'Torch' Feels the Heat: Under Investigation, Torricelli Pushes Finance Reform

Newsweek, April 2, 2001 | Go to article overview

'Torch' Feels the Heat: Under Investigation, Torricelli Pushes Finance Reform


To visitors in the Senate gallery last Wednesday morning who didn't know any better, Bob Torricelli probably sounded like the voice of reform. "There is an endless spiral of fund-raising that is out of control," said the pugnacious New Jersey Democrat, offering an amendment to the McCain-Feingold-Cochran campaign-finance bill that is scheduled for a historic vote this week. But in a Newark courtroom that afternoon, Torricelli's image looked considerably less heroic. A federal judge sentenced former Bergen County Republican chairman Berek Don to five months in jail for ignoring partisan affiliations and helping his client, commodities broker David Chang, illegally funnel $11,000 through straw donors to Torricelli's 1996 Senate campaign.

No one in Congress these days is a more ironic champion of campaign-finance reform than "The Torch." Nicknamed for his aggressive and abrasive style, Torricelli broke records last year as chairman of the Democratic Senatorial Campaign Committee, raising $103.5 million that helped lift his party into a 50-50 tie with the GOP. That followed his 1996 jump from the House to the Senate, when he amassed $10 million to replace the retiring Bill Bradley. Torricelli sees himself as belonging not just to New Jersey, but to history. He invoked Lech Walesa when he announced for the Senate ("We either walk the path before us or scale the shipyard wall") and has had his eye on bigger things--possibly a run for the White House in 2008 after a second Senate term.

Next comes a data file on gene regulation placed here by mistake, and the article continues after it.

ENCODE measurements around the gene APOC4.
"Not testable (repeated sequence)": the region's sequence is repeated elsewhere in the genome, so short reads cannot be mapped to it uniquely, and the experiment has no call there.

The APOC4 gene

But Torricelli could be consumed by the fund-raising beast he's helped to create. The investigation into Don, which began in 1997, helped to trigger a federal probe of Torricelli's 1996 campaign that is now reaching a critical juncture. So far, six people, including Chang, have pleaded guilty to making illegal contributions. In January prosecutors issued "target letters" to three young Torricelli aides warning that they could soon face criminal charges. The problem lies not just with the original transgressions--the questionable contributions (including use of Chang's private plane and an unpaid hotel catering bill) amount to about $60,000--but a possible cover-up. The government is looking at allegations by Chang that Torricelli or those around him obstructed justice by pressuring him not to cooperate with the investigation. …

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